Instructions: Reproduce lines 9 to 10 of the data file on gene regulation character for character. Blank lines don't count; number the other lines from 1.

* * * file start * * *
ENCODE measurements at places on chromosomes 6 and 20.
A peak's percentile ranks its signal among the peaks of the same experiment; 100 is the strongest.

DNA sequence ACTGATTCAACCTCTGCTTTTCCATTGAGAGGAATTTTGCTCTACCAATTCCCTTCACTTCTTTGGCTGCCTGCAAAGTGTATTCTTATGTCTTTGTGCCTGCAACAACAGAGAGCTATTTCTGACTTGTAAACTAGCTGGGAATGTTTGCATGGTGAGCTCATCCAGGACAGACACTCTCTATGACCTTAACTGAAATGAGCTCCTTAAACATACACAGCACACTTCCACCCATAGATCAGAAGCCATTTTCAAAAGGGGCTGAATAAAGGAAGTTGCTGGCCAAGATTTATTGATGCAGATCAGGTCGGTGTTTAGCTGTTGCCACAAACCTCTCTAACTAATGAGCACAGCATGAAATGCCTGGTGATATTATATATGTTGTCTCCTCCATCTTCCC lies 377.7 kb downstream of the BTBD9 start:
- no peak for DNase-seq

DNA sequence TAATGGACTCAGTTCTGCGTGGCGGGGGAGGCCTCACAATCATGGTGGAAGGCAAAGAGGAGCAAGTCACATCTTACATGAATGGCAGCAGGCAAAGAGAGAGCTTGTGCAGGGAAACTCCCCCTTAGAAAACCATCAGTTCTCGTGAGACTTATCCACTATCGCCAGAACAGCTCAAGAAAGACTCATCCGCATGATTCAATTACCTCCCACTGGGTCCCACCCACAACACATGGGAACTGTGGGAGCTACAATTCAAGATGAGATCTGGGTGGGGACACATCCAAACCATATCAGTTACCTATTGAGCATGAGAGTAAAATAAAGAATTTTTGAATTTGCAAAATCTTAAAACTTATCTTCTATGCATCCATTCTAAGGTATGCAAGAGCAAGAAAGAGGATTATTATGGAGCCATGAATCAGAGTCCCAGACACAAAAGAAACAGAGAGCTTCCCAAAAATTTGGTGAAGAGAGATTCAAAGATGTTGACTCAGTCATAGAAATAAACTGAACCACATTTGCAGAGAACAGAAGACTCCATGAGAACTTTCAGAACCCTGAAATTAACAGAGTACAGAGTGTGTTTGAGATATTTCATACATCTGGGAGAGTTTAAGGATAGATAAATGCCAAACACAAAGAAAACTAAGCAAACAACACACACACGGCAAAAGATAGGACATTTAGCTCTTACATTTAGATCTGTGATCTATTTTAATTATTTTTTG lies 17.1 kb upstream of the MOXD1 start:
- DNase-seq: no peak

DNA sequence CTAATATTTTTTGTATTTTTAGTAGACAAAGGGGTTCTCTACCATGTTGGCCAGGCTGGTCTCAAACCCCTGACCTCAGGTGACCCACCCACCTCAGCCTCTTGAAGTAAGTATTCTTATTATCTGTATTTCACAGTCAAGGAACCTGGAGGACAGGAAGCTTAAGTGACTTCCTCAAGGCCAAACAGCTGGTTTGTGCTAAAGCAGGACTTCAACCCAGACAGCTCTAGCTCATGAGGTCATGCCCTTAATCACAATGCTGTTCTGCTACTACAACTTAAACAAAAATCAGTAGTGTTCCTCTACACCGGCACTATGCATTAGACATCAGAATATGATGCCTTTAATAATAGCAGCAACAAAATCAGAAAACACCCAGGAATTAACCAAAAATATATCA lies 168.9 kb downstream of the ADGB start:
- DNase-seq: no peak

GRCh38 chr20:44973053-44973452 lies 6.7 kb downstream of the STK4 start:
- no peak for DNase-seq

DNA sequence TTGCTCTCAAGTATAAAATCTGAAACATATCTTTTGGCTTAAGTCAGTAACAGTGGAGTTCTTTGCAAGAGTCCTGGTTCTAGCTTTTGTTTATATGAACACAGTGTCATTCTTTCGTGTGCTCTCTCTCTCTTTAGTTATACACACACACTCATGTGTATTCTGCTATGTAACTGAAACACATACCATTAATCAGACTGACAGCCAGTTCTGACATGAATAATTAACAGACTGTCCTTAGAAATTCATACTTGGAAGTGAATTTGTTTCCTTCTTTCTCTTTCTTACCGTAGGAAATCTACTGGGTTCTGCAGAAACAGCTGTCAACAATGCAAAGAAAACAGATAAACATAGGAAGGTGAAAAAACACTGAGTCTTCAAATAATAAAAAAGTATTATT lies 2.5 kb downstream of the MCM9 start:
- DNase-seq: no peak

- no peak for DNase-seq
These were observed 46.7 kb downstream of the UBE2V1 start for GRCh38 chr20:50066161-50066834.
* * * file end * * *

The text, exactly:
GRCh38 chr20:44973053-44973452 lies 6.7 kb downstream of the STK4 start:
- no peak for DNase-seq